Berkshire first purchased VeriSign in the fourth quarter of 2012 and substantially increased it the following two quarters. Berkshire again acquired shares in the first two quarters of this year. This position is now over ten percent of VeriSign, worth about $725 million. See a recent performance chart for VRSN (click to enlarge):
Wal-Mart Stores (NYSE:WMT)
Berkshire first acquired Wal-Mart in 2005, and has regularly increased the stake. It is now the fifth largest publicly traded stake Berkshire holds, valued at about $4.3 billion. Berkshire's increase to the position was minimal in the second quarter, but in the first quarter of 2014, Berkshire increased the stake by over 15 percent. Wal-Mart has declined recently, bringing shares to near the best pricing Berkshire could have gotten in the last six quarters. See a recent performance chart for WMT (click to enlarge):
Verizon Communications (NYSE:VZ)
Verizon is one of Berkshire's newest positions. It was initiated in the first quarter of 2014. Berkshire increased the position by about one-third, and now owns about $730 million in the large telecom.
It is unclear whether this position is an extremely long-term investment for Berkshire, or more of a place to park mid-term cash for a tax-advantaged high yield. Berkshire has made many recent investments in data and providers like Verizon, including a larger investment in DirecTV, where it sold shares last quarter.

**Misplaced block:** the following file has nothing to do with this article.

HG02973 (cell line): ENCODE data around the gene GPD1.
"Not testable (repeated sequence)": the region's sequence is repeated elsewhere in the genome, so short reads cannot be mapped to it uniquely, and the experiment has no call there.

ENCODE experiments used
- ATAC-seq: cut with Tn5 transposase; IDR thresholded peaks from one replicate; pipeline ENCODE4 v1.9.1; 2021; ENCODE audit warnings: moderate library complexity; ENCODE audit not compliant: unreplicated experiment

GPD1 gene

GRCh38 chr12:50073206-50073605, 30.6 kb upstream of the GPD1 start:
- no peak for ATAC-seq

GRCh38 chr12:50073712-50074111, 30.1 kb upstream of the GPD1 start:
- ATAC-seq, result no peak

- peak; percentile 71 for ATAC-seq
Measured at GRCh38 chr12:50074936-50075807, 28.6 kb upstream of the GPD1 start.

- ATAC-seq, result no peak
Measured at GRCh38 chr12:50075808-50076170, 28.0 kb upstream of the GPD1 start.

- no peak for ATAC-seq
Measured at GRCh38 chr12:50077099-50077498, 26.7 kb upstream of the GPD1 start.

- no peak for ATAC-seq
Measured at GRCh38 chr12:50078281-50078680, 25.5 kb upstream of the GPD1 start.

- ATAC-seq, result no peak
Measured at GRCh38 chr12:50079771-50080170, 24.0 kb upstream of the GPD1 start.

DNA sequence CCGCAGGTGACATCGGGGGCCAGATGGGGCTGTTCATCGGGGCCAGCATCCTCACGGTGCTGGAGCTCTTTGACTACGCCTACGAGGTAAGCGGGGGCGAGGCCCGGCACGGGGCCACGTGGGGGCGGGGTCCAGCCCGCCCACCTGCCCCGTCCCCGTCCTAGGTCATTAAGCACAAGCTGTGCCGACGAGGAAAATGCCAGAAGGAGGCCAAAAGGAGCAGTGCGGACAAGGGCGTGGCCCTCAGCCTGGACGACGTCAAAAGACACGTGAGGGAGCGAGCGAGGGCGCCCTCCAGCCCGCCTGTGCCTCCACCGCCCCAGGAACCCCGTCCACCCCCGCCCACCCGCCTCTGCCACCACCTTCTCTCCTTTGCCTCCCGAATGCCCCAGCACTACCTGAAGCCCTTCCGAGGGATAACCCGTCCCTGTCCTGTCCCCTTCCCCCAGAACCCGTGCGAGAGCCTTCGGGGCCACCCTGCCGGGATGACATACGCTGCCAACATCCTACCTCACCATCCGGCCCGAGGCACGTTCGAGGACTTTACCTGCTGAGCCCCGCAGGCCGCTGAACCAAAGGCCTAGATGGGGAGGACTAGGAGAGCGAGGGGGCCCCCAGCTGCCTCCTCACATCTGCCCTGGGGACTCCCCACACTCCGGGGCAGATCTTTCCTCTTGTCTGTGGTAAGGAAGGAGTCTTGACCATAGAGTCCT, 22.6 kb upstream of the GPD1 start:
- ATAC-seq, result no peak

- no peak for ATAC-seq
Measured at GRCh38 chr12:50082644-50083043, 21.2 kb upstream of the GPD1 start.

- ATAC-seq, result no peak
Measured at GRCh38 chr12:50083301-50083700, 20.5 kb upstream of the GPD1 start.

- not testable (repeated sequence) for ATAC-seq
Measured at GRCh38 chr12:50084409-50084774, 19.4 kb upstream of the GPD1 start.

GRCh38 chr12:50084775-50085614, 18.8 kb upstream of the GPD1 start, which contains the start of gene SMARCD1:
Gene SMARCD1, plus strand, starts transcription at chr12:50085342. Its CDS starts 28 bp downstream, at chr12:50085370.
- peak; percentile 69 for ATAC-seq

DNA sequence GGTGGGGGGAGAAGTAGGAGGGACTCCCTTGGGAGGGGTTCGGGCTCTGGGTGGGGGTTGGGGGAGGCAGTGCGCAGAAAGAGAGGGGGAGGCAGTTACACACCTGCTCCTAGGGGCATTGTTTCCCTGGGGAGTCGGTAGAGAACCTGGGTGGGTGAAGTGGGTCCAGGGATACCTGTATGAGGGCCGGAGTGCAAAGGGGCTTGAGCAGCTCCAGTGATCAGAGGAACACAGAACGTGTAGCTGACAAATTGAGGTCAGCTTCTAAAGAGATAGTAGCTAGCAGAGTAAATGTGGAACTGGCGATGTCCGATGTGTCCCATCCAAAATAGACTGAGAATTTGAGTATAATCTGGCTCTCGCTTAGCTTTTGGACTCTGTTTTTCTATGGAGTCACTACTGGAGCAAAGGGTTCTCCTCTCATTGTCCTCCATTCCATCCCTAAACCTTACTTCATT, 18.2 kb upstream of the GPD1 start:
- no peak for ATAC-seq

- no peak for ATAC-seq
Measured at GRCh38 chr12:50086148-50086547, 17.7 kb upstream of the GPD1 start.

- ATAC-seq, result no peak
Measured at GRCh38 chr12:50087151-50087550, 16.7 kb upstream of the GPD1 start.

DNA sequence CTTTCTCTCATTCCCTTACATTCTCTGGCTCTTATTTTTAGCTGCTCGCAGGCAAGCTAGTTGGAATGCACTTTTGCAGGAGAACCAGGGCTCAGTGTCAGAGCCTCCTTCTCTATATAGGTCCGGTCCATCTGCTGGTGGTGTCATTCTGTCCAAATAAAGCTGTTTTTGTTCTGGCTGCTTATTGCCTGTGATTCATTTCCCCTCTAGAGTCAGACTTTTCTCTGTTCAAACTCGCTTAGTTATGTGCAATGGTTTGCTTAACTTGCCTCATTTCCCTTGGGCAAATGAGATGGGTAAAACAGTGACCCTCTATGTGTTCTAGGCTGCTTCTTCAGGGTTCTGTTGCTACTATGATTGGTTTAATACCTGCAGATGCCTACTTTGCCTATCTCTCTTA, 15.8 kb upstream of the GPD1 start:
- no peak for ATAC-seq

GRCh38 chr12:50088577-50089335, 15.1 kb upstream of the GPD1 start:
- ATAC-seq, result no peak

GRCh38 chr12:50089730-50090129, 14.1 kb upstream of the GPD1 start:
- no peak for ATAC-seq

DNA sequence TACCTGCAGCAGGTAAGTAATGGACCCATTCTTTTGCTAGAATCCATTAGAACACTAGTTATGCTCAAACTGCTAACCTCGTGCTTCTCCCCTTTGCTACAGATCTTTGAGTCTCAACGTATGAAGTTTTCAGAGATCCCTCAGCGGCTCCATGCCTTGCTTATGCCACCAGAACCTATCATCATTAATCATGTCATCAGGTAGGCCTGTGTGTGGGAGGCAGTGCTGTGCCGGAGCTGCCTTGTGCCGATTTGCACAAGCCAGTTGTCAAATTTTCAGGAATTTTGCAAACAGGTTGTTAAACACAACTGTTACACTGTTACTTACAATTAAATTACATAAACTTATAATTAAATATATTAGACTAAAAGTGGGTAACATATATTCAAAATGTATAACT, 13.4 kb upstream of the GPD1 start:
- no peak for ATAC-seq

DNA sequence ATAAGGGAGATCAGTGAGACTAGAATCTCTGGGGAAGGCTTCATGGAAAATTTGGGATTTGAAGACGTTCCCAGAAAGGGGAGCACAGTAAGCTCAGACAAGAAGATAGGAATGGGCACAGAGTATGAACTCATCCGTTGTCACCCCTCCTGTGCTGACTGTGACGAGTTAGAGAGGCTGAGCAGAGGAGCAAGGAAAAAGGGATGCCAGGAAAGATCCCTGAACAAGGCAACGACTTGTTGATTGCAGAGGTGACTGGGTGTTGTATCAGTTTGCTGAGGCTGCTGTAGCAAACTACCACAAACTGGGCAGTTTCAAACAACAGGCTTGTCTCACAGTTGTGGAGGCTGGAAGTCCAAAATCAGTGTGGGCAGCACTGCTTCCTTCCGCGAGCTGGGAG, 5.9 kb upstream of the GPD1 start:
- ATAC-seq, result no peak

Berkshire acquired Liberty Global in the fourth quarter of 2013 and increased the position in both subsequent quarters, Berkshire owns both A and C shares of Liberty Global, and also owns shares in Liberty Media, which it sold in the quarter.
Berkshire has held ConocoPhillips in the portfolio since 2006. Berkshire has been reducing the position over several quarters, and the once sizable stake is now nearly gone. In addition to ConocoPhillips, Berkshire holds Phillips 66 shares, which it received when the businesses split. Berkshire also sold some Phillips 66 shares in the second quarter, and sold more in the prior quarter. Berkshire still holds about $100 million in COP and $500 million in PSX, but both positions are far smaller than they once were, with a trend of reduction.
Berkshire first acquired shares of DirecTV in the third quarter of 2011, and substantially increased the stake the next quarter. AT&T (NYSE:T) is trying to acquire DirecTV. Shares have doubled since Berkshire acquired shares, and there is some risk that the acquisition will sustain fatal FCC or DOJ scrutiny.